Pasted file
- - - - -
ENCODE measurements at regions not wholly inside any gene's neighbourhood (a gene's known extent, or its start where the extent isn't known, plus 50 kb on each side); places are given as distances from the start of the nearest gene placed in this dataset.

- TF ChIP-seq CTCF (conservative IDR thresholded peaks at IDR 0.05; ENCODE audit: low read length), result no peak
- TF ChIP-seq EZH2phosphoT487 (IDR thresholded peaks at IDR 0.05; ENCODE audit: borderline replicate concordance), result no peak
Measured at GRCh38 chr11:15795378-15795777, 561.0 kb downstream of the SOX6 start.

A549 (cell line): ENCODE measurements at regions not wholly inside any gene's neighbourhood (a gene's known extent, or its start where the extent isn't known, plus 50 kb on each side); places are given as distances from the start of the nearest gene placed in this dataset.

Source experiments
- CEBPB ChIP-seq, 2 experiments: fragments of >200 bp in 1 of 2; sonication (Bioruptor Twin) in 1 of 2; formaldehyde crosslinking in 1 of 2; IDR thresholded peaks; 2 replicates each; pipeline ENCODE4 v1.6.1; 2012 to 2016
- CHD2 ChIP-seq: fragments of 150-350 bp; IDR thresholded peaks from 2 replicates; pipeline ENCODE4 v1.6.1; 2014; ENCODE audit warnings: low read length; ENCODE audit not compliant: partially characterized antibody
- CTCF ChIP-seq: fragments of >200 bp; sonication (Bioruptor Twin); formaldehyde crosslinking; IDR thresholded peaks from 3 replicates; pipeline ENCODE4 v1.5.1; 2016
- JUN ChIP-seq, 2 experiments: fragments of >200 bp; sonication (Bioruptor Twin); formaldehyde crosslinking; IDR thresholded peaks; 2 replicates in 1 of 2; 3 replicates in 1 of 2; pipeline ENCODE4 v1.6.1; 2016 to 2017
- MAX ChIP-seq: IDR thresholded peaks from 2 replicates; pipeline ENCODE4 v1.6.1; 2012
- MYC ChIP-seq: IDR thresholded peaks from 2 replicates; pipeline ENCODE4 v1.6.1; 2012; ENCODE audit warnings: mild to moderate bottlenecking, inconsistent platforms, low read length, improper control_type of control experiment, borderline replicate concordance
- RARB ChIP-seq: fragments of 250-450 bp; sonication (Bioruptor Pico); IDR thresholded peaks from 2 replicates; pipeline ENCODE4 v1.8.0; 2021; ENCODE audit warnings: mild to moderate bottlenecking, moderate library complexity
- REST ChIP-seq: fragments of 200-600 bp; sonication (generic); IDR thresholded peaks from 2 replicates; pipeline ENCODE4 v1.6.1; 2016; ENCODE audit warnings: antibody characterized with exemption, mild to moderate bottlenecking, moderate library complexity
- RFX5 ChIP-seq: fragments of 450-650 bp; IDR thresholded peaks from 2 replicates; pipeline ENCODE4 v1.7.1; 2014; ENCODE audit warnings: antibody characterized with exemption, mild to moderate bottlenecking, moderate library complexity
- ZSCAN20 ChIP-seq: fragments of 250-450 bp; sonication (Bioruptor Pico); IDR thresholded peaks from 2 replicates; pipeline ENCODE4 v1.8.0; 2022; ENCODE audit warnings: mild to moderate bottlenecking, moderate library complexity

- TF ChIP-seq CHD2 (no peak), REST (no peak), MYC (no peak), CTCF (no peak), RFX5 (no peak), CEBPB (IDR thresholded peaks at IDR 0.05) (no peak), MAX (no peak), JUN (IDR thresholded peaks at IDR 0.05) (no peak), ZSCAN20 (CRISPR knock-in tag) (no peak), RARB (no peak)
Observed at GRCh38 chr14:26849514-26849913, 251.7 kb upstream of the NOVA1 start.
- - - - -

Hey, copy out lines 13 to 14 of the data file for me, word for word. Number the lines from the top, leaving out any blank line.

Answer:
- RARB ChIP-seq: fragments of 250-450 bp; sonication (Bioruptor Pico); IDR thresholded peaks from 2 replicates; pipeline ENCODE4 v1.8.0; 2021; ENCODE audit warnings: mild to moderate bottlenecking, moderate library complexity
- REST ChIP-seq: fragments of 200-600 bp; sonication (generic); IDR thresholded peaks from 2 replicates; pipeline ENCODE4 v1.6.1; 2016; ENCODE audit warnings: antibody characterized with exemption, mild to moderate bottlenecking, moderate library complexity